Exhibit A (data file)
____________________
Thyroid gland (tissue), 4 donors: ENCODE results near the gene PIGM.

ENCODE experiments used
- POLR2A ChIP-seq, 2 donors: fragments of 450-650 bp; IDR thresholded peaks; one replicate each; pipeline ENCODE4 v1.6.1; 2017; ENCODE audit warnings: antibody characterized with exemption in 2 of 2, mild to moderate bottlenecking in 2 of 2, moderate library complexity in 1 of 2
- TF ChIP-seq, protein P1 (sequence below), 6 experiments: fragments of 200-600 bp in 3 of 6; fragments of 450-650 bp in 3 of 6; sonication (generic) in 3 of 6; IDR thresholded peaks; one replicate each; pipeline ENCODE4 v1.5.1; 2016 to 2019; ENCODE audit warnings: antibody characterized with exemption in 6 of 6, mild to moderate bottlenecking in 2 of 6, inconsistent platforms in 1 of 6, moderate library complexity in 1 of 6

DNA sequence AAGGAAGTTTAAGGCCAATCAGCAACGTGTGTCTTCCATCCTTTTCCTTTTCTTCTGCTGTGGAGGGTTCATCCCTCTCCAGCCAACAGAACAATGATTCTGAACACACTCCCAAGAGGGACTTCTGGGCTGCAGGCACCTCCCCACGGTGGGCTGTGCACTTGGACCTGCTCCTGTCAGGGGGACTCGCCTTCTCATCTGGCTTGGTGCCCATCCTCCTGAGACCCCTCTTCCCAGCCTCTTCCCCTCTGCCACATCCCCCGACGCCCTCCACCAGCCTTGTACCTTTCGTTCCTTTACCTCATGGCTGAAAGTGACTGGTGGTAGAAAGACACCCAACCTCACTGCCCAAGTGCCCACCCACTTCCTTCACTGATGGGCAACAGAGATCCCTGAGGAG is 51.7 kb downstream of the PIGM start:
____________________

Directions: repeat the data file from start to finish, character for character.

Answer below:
Thyroid gland (tissue), 4 donors: ENCODE results near the gene PIGM.

ENCODE experiments used
- POLR2A ChIP-seq, 2 donors: fragments of 450-650 bp; IDR thresholded peaks; one replicate each; pipeline ENCODE4 v1.6.1; 2017; ENCODE audit warnings: antibody characterized with exemption in 2 of 2, mild to moderate bottlenecking in 2 of 2, moderate library complexity in 1 of 2
- TF ChIP-seq, protein P1 (sequence below), 6 experiments: fragments of 200-600 bp in 3 of 6; fragments of 450-650 bp in 3 of 6; sonication (generic) in 3 of 6; IDR thresholded peaks; one replicate each; pipeline ENCODE4 v1.5.1; 2016 to 2019; ENCODE audit warnings: antibody characterized with exemption in 6 of 6, mild to moderate bottlenecking in 2 of 6, inconsistent platforms in 1 of 6, moderate library complexity in 1 of 6

DNA sequence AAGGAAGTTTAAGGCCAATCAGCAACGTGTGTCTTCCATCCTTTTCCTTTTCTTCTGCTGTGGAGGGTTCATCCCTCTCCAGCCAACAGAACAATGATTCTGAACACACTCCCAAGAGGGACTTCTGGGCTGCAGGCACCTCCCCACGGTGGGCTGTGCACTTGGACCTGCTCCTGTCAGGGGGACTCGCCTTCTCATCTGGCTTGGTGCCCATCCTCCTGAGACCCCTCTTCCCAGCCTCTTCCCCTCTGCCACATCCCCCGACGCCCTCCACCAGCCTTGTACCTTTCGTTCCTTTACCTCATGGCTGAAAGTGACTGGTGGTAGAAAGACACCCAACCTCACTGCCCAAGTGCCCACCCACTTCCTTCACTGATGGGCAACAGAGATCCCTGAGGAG is 51.7 kb downstream of the PIGM start: